I've been trying to find simple recipes that my kids can cook (with assistance) that will serve the dual purpose of diversifying what they will eat and increasing their cooking skills. I've printed out recipes from blogs, checked out kids' cookbooks from the library and asked if there are any favorite recipes that I make that they want to learn how to cook.
It didn't really take off. They certainly didn't feel motivated to do research to pick out new recipes (it doesn't help that most of my cookbooks are in storage while we are doing our house construction) and on the few times they did, the cooking skills required were too complicated or dangerous. I'm not ready for them to be hauling homemade pizza out of a 500 degree oven (they do help roll out dough and top it) and they don't have the patience to slowly stir a white sauce until it thickens enough to add cheese. So it was a struggle and they weren't participating fully. Not a winner of a combination.
But I've found what I think will be the perfect tool for both diversification, kid-selection (very important for these two who need to feel like they've chosen a recipe instead of having it imposed upon them) and simple enough cooking skills:
I got a free subscription to Martha Stewart's Everyday Food magazine (through a program called Recycle Bank that my town has just recently discontinued. I found out that you can use your Recycle Bank points to get free magazine subscriptions and this was one of them.)
This is the perfect magazine for food-suspicious kids with limited patience and cooking skills. Every recipe has a photo. Every recipe is short (none more than one page). And pretty much every recipe requires only basic cooking skills--no complicated techniques, no obscure equipment or ingredients.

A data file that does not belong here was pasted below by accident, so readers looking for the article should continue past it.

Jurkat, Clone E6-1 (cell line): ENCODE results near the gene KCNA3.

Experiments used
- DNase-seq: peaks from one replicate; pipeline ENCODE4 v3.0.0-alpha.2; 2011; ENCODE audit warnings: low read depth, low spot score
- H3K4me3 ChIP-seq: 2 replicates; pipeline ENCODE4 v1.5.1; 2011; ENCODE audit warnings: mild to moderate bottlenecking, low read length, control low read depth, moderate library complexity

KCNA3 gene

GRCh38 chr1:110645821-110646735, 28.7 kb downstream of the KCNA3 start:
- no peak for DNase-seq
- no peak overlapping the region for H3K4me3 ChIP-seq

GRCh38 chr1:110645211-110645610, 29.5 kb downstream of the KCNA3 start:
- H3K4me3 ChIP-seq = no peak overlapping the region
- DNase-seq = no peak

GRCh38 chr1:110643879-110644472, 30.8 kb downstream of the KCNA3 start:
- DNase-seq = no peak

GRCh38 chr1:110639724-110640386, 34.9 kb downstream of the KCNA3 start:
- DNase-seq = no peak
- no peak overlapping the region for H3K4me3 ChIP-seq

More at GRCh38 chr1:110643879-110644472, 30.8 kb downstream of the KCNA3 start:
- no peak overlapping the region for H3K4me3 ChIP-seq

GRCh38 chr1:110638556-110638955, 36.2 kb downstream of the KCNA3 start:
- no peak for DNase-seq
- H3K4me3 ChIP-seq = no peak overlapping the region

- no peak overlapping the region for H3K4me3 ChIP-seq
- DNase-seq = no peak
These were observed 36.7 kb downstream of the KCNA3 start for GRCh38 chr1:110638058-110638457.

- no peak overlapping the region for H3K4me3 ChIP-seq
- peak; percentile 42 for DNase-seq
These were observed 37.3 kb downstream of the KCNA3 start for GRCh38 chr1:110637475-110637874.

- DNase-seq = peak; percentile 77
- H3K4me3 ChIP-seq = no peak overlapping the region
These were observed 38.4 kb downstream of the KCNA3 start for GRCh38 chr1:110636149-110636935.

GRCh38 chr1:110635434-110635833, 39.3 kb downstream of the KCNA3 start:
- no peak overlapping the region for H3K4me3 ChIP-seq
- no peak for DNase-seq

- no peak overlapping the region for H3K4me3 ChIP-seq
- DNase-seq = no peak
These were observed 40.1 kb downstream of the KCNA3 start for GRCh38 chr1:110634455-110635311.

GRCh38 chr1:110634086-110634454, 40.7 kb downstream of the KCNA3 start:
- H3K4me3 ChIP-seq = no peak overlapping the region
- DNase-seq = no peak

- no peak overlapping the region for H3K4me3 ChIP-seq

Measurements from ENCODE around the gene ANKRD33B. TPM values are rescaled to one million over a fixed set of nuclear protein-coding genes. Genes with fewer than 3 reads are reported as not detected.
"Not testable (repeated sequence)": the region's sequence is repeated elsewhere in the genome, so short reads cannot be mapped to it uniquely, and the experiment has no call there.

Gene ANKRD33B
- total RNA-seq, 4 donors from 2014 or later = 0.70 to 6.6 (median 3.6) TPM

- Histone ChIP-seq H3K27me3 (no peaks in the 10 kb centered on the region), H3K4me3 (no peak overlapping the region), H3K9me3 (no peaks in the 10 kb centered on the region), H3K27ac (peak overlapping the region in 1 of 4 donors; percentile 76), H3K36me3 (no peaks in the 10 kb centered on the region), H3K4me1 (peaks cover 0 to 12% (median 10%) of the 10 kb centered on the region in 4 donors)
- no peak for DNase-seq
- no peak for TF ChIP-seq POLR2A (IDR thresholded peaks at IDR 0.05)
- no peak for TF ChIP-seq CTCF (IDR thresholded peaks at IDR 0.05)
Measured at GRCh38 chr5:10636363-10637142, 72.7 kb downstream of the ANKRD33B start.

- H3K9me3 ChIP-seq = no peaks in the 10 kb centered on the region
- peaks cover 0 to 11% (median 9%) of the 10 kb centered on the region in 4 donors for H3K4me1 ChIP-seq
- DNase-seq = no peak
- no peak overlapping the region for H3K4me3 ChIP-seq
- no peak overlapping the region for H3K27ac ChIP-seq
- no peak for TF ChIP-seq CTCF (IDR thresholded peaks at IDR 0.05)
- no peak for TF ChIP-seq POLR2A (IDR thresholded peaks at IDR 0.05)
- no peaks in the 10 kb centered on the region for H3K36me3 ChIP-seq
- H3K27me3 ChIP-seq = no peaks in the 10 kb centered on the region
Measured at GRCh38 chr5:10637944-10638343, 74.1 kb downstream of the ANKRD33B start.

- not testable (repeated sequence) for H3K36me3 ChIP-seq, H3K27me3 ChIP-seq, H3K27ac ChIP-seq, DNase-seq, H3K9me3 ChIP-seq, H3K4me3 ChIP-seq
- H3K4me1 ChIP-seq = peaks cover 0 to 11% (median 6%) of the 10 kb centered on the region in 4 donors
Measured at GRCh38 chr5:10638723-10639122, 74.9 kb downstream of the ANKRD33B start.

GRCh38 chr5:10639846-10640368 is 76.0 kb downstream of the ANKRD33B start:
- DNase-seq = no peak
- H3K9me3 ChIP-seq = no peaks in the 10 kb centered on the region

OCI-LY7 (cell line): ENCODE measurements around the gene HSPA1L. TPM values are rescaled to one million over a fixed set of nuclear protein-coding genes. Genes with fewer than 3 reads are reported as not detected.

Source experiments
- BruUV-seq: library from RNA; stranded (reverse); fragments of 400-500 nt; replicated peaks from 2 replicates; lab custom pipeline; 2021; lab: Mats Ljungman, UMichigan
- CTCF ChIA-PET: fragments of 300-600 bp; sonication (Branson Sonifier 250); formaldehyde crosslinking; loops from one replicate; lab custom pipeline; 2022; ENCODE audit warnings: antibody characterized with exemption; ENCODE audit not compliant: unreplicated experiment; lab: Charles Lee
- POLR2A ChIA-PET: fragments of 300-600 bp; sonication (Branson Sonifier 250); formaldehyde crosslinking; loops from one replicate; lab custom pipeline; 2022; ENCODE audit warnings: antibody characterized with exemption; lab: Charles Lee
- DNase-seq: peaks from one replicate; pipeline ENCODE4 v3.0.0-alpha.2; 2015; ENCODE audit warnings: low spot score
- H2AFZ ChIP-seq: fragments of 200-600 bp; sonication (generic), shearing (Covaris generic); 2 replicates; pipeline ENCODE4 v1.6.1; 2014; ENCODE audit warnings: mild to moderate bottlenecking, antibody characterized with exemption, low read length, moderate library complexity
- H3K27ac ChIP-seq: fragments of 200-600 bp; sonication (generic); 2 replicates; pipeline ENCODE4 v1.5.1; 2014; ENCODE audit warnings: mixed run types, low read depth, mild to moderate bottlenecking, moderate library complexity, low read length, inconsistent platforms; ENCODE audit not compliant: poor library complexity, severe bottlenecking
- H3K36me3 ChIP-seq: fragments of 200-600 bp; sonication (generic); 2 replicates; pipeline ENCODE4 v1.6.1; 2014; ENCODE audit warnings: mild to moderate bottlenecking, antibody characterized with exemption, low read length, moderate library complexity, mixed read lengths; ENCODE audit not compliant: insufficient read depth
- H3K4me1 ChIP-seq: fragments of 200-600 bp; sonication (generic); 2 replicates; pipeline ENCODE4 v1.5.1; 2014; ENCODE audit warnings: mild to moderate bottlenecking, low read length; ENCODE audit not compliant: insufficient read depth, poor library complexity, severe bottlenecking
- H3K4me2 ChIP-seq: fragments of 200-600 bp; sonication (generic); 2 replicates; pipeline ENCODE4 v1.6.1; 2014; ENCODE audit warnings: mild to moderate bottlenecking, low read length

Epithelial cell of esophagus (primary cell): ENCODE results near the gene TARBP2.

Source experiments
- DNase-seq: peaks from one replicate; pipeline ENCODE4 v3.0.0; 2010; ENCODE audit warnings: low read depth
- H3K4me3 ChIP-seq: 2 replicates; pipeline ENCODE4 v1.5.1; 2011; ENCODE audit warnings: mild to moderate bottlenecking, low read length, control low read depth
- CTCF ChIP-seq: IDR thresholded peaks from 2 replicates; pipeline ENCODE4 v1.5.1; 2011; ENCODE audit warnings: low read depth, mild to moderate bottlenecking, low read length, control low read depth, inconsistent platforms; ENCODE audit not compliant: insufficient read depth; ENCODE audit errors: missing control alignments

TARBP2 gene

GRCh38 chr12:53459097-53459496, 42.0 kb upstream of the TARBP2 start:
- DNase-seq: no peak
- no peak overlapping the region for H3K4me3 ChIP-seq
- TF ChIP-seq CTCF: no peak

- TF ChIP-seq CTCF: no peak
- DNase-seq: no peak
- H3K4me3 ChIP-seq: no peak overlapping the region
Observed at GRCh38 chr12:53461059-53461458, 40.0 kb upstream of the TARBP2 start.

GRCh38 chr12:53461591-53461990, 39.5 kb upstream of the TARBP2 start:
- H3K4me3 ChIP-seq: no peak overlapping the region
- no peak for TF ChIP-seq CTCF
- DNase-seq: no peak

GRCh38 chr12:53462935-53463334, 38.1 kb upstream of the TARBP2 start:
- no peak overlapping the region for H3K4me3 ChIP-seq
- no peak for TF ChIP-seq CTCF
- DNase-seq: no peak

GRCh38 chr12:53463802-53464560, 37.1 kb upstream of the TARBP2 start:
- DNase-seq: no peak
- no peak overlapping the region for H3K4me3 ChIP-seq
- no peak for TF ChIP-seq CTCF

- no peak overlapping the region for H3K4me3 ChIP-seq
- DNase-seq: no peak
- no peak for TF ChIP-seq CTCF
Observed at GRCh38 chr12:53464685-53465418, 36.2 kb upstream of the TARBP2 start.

I got the first issue, explained to the kids that they each had to pick out one "real food" recipe (no snacks or desserts) that they thought they could make with my help for a family dinner. They turned the pages of the magazine warily at first, but then they were squabbling about who got to hold it and my hopes lifted. The girl picked out a recipe for garlic lemon pork. The boy picked out a basic ground meat taco recipe.
The boy even marked two additional recipes (one for a snack and one for a dessert) that he wants to help make and I am thrilled that he is voluntarily suggesting more cooking because even the unhealthy recipes expand his limited cooking skills. Hell, I first got motivated in the kitchen making cookies, brownies, pancakes, etc. I sure didn't start with the motivation of making spinach quinoa pilaf...
I'm hoping that since the magazine will be delivered to us every month it will keep us consistent with this project: every month I'll hand over the magazine and every month they'll pick out some new stuff to try and cook. I'll report back.